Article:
In either case, product innovation teams should incorporate claims testing as a regular part of their process.

 

 

3 examples of effective claims testing

 

Claims testing is one of the most common ways Highlight customers use our platform and community. Here are three examples of claims testing Highlight users have recently completed:

 

Claims efficacy testing for a sleep protein powder

 

To test both flavor and claims efficacy, Highlight sent 150 samples to a representative mix of demographics in our community of Highlighters. Testers were also selected on the basis of two behaviors: they already consume ready-to-drink protein shakes at least twice a week, and they currently use non-prescription products to aid sleep. Each participant received two blinded SKUs, and were asked to validate the following claims:  

  • Helps me relax
  • Helps me sleep
  • Is comforting
  • Is soothing
  • Supports sleep wellness

 

Competitive claims testing for chewable sleep tablets

 

To test both flavor and substantiate competitive claims, Highlight sent 360 samples to Highlighters based on two behavioral filters: they had trouble sleeping or were looking to improve their sleep quality, and they had taken non-pharmaceutical sleep aids in the past such as melatonin or chamomile tea.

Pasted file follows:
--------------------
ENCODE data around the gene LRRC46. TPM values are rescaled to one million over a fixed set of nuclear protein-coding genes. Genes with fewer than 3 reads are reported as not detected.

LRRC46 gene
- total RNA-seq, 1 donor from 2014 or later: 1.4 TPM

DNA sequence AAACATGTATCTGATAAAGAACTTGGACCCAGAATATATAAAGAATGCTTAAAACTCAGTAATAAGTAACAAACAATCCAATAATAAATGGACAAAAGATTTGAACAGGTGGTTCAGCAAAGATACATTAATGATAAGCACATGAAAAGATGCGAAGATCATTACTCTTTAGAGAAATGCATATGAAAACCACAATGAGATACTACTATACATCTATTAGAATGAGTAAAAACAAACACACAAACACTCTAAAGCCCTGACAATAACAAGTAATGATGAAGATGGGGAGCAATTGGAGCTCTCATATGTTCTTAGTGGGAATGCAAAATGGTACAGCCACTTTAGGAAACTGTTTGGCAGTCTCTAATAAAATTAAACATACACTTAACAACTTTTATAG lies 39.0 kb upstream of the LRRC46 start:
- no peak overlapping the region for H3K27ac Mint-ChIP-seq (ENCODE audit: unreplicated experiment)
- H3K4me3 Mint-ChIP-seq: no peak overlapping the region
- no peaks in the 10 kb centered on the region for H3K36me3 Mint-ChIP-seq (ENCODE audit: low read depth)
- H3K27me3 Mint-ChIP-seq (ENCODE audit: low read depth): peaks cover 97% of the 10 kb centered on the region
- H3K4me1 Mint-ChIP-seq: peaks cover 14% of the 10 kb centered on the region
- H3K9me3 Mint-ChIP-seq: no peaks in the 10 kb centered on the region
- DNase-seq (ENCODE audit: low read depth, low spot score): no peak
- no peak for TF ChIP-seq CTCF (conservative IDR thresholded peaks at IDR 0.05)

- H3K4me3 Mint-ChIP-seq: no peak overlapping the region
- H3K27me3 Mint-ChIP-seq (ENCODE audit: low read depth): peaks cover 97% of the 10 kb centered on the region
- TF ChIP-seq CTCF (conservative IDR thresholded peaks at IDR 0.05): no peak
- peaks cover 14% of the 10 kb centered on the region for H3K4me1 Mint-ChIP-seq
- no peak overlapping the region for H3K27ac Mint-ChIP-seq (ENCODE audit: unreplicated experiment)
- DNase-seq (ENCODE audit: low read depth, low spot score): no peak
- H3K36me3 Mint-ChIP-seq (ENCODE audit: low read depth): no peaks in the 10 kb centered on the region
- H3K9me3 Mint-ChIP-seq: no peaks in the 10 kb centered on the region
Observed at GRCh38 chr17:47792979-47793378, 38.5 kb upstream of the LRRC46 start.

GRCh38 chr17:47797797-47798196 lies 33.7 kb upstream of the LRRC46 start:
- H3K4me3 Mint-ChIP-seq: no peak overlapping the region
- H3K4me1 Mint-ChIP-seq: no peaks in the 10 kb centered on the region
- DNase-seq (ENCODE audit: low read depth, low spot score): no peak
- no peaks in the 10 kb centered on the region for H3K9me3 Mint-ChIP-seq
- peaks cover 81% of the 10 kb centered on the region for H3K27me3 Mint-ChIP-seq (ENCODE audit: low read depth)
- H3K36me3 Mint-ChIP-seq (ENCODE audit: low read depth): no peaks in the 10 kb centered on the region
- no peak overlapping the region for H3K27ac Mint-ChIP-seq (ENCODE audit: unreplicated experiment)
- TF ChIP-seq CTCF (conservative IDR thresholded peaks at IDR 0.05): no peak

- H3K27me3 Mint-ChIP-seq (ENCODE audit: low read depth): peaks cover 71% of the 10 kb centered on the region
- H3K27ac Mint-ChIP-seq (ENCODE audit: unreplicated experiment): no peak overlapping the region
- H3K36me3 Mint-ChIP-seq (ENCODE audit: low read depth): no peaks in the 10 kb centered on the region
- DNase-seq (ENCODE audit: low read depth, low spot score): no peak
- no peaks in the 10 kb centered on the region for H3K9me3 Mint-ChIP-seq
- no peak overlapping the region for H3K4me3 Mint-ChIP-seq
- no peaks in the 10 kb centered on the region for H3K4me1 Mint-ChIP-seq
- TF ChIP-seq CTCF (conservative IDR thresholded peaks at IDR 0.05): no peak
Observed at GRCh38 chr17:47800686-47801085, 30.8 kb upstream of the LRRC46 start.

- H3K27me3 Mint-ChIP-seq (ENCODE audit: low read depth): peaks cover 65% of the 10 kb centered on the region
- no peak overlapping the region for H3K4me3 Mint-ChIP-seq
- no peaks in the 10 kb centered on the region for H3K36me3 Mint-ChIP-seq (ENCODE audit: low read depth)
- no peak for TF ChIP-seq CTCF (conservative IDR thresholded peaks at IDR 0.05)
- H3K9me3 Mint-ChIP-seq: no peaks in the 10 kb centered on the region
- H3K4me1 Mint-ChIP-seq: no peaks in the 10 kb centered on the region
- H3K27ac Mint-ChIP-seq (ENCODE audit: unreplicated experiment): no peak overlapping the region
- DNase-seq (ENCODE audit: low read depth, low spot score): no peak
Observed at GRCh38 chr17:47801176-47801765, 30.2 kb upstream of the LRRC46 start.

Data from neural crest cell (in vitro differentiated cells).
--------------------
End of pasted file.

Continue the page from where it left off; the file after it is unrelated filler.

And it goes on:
Testers were given three blinded chewable tablet SKUs (one from the customer, and two from competitive products) to take sequentially over three nights. They were also asked to rate the product on flavor. Based on this test, the customer was able to identify what was and wasn’t working for flavor, taste, and sensory questions like “chalkiness,” and evaluate claims around the comparative quality of sleep and feelings of restfulness. 

 

iStock-1706804061

 

Line-wide claims substantiation for personal care products

 

To test a personal care line of moisturizers, toners, scrubs and more, Highlight sent 240 samples of each SKU to a targeted group of Highlighters for a longitudinal test over the course of a week.

 

Highlighters were selected based on psychographic and persona features to ensure a fit with the brand’s core consumers. The testers included a range of users, including both current brand users and those open to using the brand.

 

Each participant received one blinded SKU, plus 2 different SKUs of each product for monadic testing. Testers agreed to use the new products in place of their existing product while maintaining the rest of their skincare routine. They completed pre- and post-trial surveys for each SKU. 

 

At the end of the testing period, the customer had the data they needed to narrow down their list of claims from the following: Helps restore balance, Leaves skin looking healthy, Leaves skin looking vibrant, Doesn't leave skin feeling dried out, Doesn't leave behind a residue.

 

Learn more about the CPG innovation process and Highlight's suite of solutions